John Immig’s photographs reveal a concern with disrupting the ubiquitousness of imagery generated in Vietnam. He used a Leica camera to shoot images of news reports on the television screen, which he then printed and toned onto clear film of high contrast. With this transition from one medium to another, the images become abstracted and our gaze is ‘reduced’ as the scenes of war are altered and transformed into blurred shapes of contrasting tones. The graphic forms are abstract but nonetheless quickly recognisable as derived from coverage of the Vietnam War. Immig’s photographs force us to slow down the memories of the somewhat ephemeral television imagery and look deeply at what is being portrayed, and how. As the artist explained, he attempted to return a sense of historical significance to the events and subjects of war, his rationale being that there were

supra segmental messages in … the 24 frames per second carriers such as TV and movies. I attempted to break up the flow by separating fractions of seconds from the flow. Vietnam was right in your face at the time. The war was lost on TV and on the street of course. The powers that be have wised up since then, and now exercise more control over images.4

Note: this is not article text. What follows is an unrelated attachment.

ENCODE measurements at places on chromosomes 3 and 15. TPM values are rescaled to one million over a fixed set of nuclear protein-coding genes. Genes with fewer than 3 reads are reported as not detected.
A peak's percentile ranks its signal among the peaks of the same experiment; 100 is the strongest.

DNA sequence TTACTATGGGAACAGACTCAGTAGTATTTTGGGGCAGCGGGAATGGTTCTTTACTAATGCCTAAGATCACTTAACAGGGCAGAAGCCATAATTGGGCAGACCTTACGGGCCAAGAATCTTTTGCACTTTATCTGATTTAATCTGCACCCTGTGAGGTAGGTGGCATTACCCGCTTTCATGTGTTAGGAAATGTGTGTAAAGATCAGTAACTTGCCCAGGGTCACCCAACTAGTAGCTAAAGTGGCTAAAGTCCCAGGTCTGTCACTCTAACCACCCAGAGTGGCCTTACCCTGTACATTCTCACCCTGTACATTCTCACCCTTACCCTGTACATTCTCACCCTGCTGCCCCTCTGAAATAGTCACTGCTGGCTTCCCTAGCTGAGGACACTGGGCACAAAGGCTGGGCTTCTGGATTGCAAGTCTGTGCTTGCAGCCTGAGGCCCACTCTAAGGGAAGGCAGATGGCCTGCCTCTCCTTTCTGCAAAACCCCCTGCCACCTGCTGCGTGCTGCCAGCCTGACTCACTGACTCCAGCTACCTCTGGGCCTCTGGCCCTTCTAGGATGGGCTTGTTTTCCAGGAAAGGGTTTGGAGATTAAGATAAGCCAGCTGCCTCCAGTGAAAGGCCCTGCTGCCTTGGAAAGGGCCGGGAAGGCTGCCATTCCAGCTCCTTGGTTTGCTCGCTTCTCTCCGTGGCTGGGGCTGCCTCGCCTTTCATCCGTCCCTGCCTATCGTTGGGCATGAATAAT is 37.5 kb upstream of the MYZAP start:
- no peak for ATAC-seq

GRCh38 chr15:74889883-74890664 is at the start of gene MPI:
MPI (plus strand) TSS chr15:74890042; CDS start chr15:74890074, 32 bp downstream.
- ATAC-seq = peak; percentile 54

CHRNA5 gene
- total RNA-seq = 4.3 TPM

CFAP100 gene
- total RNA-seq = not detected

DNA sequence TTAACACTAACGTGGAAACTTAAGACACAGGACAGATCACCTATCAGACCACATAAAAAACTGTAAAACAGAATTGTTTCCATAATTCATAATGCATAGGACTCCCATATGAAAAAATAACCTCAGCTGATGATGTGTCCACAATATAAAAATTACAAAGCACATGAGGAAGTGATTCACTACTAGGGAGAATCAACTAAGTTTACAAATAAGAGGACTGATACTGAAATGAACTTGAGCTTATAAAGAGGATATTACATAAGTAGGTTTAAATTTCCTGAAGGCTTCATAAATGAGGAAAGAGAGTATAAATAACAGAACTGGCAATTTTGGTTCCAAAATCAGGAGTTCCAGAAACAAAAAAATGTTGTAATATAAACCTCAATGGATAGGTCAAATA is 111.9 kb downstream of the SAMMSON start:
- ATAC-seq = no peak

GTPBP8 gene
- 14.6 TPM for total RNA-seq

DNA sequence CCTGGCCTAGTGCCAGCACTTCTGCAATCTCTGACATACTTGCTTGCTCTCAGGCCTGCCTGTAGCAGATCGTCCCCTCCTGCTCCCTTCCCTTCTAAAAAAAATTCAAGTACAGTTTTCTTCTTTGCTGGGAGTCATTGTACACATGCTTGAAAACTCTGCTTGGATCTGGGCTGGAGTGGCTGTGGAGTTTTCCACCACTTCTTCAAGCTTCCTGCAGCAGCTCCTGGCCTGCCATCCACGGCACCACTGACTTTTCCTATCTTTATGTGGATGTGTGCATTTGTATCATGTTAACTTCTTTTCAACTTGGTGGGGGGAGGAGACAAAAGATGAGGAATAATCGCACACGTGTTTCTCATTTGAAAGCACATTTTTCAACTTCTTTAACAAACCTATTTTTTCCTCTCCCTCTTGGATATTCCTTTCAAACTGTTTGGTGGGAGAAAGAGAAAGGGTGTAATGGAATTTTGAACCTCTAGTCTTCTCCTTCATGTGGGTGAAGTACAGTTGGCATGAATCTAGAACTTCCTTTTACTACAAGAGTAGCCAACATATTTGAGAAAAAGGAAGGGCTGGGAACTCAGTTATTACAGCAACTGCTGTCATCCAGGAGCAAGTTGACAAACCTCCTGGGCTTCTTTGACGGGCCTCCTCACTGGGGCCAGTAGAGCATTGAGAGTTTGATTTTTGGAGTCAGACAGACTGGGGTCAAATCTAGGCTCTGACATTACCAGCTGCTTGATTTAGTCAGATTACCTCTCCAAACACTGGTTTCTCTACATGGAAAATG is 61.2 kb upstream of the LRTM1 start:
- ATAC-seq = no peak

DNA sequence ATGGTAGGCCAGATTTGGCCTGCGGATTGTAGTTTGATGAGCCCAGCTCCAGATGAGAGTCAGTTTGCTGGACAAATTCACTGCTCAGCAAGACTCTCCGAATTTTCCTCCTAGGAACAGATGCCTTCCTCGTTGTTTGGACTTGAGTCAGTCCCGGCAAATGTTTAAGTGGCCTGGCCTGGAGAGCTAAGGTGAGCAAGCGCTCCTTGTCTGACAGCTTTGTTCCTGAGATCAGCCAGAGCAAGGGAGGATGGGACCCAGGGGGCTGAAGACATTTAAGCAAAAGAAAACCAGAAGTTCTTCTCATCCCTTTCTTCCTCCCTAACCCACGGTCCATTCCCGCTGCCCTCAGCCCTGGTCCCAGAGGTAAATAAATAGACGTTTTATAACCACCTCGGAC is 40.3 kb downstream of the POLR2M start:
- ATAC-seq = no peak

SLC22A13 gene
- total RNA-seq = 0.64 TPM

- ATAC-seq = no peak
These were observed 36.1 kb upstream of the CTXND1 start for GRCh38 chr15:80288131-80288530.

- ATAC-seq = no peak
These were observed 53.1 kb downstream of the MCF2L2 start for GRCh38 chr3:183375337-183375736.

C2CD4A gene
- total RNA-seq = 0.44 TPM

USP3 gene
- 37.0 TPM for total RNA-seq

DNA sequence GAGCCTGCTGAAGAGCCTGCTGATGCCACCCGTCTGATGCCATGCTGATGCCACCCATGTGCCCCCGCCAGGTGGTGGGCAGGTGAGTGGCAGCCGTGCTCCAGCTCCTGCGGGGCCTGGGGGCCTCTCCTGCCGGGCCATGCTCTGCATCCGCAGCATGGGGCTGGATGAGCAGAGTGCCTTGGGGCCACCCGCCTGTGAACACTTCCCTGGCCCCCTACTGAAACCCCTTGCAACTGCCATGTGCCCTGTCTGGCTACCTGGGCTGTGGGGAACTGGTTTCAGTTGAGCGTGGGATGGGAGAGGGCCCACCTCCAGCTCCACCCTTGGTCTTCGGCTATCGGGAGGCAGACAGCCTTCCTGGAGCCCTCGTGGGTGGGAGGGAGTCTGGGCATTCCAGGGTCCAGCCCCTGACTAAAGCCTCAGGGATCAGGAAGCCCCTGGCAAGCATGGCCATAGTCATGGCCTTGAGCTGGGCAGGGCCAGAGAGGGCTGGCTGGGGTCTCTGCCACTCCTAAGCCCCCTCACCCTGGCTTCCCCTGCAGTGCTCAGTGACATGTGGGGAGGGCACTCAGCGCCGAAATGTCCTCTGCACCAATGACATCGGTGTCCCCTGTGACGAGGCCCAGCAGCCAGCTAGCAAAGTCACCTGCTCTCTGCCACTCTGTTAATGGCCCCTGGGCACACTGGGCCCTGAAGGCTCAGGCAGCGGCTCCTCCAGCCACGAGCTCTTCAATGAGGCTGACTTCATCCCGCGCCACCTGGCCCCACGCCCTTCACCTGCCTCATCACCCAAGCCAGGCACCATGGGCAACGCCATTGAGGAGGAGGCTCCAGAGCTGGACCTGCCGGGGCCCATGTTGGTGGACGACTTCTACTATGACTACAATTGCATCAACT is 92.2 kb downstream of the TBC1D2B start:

Richard Hamilton’s work also frequently drew upon imagery sourced from a range of popular culture and media outlets, which he would alter and transform to create new and alternate versions of an image. The abstracted image of a seriously injured student in Kent state, 1970, derives from a photograph taken by the artist of a BBC television broadcast. As the title indicates, the image captured is from footage of the shooting of students by the Ohio Army National Guard at Kent State University in May 1970, when they opened fire on a student demonstration protesting against American involvement in the Vietnam War, killing four and wounding nine. This image depicts Dean Kahler, who was not killed but suffered paralysis as a result of the shooting. The transformation of the image from its original mass-media transmission on television to a photograph, then to a lithographic print, gradually reduces its legibility; the tragic reality of the scene is understood slowly as you look closely in an attempt to read the degraded image. Hamilton described the circumstances surrounding the creation of this print, and his decision to create a large edition of it for widespread distribution: